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Playing With Food

December 12, 2014 :: written in: All Blog Posts
First posted 3/21/12             I was driving home from the grocery store yesterday and the deejay on the radio was spinning moldy oldies and asking trivia questions. One of the questions was: “What was the first toy or game advertised directly to children on television?” I’m terrible at trivia and usually rely on Mrs. C. to fill me in on the Zeitgeist, but I couldn’t help shouting out answers. The Hula Hoop! Play-Doh! Cootie! “Wrong,” said the deejay when listeners phoned in these answers. I’ll pause here before giving the correct response so you can yell an answer at your computer screen..................   Okay; the correct answer is—Mr. Potat ...

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Free Delivery

December 15, 2014 :: written in: All Blog Posts
I’m only being honest when I say most people like me. I’m light-hearted and don’t take things too seriously, and I’m great at faking sincerity. It’s true that the corners of my mouth curve upward in an impish grin that people sometimes take for a smirk, but all in all I get along well with people. I’ve also spent years in retail and know what it means to give good service, and I treat salespeople as I wanted to be treated when I was wearing the nametag. But one fellow didn’t care much for me in spite of my attempts to thaw his icy disapproval.             Backing up just a bit, we’d just moved into an old house in downtown Portland. We&r ...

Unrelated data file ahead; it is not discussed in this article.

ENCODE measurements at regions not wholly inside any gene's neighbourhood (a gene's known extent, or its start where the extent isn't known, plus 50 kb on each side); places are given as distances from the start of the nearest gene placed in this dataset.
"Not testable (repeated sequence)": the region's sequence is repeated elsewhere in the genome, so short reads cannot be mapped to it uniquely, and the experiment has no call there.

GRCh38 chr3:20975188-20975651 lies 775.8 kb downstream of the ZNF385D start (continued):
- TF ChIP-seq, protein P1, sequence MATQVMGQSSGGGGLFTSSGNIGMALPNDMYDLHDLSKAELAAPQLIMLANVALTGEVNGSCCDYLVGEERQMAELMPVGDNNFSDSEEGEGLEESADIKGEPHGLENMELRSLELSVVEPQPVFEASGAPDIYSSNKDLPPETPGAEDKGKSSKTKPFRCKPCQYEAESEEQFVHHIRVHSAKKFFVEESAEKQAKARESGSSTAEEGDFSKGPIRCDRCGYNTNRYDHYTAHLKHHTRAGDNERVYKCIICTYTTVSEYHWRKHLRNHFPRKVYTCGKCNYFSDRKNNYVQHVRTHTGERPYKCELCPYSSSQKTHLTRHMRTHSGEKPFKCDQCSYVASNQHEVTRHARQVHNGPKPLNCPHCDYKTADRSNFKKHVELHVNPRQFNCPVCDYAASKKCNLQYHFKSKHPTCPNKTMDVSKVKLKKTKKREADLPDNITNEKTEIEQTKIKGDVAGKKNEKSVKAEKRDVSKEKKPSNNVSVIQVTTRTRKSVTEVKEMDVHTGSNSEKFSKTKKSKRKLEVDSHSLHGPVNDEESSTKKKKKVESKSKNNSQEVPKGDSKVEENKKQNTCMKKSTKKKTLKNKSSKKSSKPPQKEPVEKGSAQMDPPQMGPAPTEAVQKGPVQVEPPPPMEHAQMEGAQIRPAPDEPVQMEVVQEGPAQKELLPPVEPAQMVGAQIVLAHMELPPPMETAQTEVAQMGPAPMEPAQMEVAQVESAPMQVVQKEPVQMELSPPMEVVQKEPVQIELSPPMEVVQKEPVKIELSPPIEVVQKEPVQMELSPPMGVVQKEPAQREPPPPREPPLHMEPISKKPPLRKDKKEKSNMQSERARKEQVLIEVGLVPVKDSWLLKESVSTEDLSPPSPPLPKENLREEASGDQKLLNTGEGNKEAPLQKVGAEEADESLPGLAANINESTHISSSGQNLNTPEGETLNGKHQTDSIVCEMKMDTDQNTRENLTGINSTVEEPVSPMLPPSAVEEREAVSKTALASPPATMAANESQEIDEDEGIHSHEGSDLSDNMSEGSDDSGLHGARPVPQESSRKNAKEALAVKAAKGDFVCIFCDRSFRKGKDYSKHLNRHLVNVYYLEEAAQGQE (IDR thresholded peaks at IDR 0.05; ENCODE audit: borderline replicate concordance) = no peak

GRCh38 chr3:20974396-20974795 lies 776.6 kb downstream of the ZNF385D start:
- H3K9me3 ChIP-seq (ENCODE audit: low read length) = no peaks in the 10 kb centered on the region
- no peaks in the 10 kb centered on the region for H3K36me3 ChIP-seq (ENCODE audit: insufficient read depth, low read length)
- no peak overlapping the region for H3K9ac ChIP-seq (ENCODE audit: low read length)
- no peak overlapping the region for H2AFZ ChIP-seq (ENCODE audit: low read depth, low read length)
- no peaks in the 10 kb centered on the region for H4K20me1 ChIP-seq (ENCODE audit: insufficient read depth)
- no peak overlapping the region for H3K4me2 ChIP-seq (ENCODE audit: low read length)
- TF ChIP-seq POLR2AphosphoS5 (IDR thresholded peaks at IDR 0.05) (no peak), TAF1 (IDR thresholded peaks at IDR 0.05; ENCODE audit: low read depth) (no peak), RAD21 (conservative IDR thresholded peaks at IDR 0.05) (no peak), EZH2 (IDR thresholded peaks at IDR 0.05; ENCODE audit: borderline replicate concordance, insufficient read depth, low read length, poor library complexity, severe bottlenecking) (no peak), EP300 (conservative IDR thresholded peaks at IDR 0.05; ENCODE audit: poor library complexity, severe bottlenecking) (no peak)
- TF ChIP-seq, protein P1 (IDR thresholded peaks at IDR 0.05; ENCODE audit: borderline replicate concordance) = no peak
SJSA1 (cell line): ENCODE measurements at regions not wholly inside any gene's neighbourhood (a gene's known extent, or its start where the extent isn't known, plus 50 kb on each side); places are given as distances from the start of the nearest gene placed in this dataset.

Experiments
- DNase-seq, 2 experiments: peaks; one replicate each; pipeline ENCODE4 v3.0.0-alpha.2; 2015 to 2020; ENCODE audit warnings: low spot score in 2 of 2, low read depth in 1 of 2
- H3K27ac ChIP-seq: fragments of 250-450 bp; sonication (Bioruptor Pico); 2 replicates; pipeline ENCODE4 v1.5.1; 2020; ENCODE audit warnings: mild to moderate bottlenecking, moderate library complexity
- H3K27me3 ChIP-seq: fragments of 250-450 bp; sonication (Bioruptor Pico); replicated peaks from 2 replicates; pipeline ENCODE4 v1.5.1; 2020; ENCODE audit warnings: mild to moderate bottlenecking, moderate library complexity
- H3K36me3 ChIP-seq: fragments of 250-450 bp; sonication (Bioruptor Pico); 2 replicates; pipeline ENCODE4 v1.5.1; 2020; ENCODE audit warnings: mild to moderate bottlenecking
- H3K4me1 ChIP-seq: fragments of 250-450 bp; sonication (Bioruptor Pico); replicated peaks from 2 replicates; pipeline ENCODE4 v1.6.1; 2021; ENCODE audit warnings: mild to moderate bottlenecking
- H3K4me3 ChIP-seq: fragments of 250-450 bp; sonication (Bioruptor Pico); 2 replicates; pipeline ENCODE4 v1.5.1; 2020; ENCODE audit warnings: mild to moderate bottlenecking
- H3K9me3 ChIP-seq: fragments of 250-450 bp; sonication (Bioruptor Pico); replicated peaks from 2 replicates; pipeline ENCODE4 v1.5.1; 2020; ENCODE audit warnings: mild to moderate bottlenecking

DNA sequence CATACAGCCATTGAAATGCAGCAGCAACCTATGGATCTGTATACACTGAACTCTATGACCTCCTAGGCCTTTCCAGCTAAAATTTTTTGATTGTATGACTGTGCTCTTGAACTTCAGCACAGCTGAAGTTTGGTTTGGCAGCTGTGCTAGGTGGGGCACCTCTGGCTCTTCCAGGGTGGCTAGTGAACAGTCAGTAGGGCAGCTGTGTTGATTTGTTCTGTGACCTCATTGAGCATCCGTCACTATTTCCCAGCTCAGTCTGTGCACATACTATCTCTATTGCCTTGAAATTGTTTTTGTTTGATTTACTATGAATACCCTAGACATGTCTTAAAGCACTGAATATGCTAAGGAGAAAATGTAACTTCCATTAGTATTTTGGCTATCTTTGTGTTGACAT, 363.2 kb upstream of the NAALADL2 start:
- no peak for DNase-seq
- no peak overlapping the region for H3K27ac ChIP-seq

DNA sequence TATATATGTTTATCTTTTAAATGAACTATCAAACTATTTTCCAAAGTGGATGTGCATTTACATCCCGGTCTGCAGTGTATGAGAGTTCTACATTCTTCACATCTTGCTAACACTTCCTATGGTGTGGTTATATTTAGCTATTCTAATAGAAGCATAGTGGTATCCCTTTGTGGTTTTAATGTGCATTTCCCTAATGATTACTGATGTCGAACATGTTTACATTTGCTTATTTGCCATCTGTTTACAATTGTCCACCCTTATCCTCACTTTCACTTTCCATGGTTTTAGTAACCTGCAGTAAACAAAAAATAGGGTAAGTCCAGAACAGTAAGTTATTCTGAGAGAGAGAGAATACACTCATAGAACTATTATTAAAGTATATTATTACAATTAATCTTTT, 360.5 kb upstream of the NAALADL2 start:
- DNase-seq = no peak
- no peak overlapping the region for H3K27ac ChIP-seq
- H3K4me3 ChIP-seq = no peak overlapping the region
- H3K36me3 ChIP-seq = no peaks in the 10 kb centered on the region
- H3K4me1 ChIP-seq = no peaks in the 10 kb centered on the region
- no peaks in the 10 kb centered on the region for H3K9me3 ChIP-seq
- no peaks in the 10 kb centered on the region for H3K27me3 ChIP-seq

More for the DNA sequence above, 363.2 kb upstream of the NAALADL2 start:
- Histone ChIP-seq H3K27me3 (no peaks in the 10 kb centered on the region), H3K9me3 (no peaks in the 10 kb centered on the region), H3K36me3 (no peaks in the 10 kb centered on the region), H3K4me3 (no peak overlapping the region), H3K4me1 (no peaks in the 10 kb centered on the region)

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Finding the Porziuncola

December 17, 2014 :: written in: All Blog Posts
    Like many Catholics, I grew up enthralled by the story of Francis of Assisi, patron saint of animals and the environment. Francis and I both shared a profound love for God’s creatures, and one of my childhood treasures was a book showing a fresco of Saint Francis preaching to birds. One of the details in St. Francis lore capturing my attention was the Porziuncola, a small chapel that had fallen into disrepair in Francis’ day.             The name Porziuncola means “small portion of land.” It’s well-known that Francis came from a wealthy family only to turn his back on riches and luxury to focus on the poor. He was living in rags near this ...